It’s normal for the temperatures to drop a lot in October in the Northern Hemisphere. The month often starts out sunny and leaves a frosty trail by the end. But, some Octobers hit just a little different. A recent (and very steep) drop in temperatures combined with a storm of snow and rain in Oklahoma recently made for a spectacular and harsh display of Mother Nature’s power.
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Our first experience with an Oklahoma ice storm 🧊 🥶 As crazy as it was is was cool taking pics of it all!!! This was yesterday morning and now we’ve got blue skys and pretty much evening is melted. Our flowers and bushes have perked back up, but I think the tomato plant is done for. #thisisoklahoma #oklahomamom #oklahomaphotographer #oklahomabeauty #okie #enjoynature #icestorm #oklahomaicestorm #socoldoutside #midwestliving #countryliving #naturephotography
Beginning on October 26th a combination of snow, sleet, and freezing temperatures covered parts of Oklahoma in ice. One result of this sudden storm was that flowers and plants that were comfortably thriving only a day before were suddenly encased in glistening, crystal-like sheets of ice.
With the colorful plants trapped underneath the ice, the effect was like something out of a Tim Burton film: both beautiful and eerie at the same time.
Mother Nature is a beautiful artist sometimes.
The phenomenon was captured by all kinds of amateur photographers who posted their incredible photos to social media. If you’ve ever lived through a very early and very sudden ice storm then you may have seen these trapped-under-ice plants yourself.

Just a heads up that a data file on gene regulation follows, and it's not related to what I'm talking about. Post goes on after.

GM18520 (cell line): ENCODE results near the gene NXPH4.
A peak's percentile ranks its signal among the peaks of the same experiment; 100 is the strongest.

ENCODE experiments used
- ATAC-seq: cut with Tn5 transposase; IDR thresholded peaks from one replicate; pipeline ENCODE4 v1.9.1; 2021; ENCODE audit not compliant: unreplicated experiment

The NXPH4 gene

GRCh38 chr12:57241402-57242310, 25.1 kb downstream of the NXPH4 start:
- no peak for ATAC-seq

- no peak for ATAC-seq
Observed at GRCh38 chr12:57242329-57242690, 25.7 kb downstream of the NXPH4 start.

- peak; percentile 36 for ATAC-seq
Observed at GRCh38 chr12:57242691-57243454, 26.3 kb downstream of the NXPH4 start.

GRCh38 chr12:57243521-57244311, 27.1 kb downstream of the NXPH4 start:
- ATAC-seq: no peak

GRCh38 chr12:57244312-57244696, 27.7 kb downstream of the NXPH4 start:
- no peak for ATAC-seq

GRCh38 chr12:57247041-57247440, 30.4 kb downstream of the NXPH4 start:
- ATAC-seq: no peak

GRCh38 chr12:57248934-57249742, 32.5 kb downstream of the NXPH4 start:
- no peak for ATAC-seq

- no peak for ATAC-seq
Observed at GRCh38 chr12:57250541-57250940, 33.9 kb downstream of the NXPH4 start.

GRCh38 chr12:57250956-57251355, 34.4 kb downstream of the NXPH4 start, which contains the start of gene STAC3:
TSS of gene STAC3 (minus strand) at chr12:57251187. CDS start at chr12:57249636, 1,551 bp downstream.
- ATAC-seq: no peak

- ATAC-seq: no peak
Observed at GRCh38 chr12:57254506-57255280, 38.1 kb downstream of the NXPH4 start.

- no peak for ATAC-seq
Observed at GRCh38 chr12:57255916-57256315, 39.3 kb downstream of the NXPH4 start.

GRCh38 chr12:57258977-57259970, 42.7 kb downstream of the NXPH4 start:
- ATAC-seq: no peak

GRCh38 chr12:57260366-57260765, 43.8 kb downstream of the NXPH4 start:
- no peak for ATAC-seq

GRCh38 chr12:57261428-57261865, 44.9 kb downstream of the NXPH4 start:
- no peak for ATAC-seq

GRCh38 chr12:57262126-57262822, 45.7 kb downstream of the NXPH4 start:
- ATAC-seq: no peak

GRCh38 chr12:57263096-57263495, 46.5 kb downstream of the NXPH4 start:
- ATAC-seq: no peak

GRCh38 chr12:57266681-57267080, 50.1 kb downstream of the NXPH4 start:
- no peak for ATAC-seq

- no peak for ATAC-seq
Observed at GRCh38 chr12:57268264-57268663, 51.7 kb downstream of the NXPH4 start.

Leaf ice. That’s a new one. 📷 courtesy Julie Thomas
The weight of the snow and ice on tree branches, while pretty, was also the cause of widespread power loss and fires caused by downed power lines and damaged transformers. More than 300,000 people were left without power. A statement issued by the Public Service Company of Oklahoma said that, “Additional weight on tree limbs caused by ice accumulating on leaves has resulted in severe tree damage and limbs coming into contact with energized lines.”
Oklahoma Governor, Kevin Stitt, issued a declaration of emergency for 47 counties on the first day of the storm. Since then the ice has been melting and crews have restored power to the majority of their customers. It’s a reminder of just how quickly winter storms can change everything.
Texas and Kansas were also affected by the storm, though Oklahoma bore the brunt of the freezing rain.
You can see dramatic clips of the power line and tree damage in Oklahoma in the video below.SKM: below-content placeholder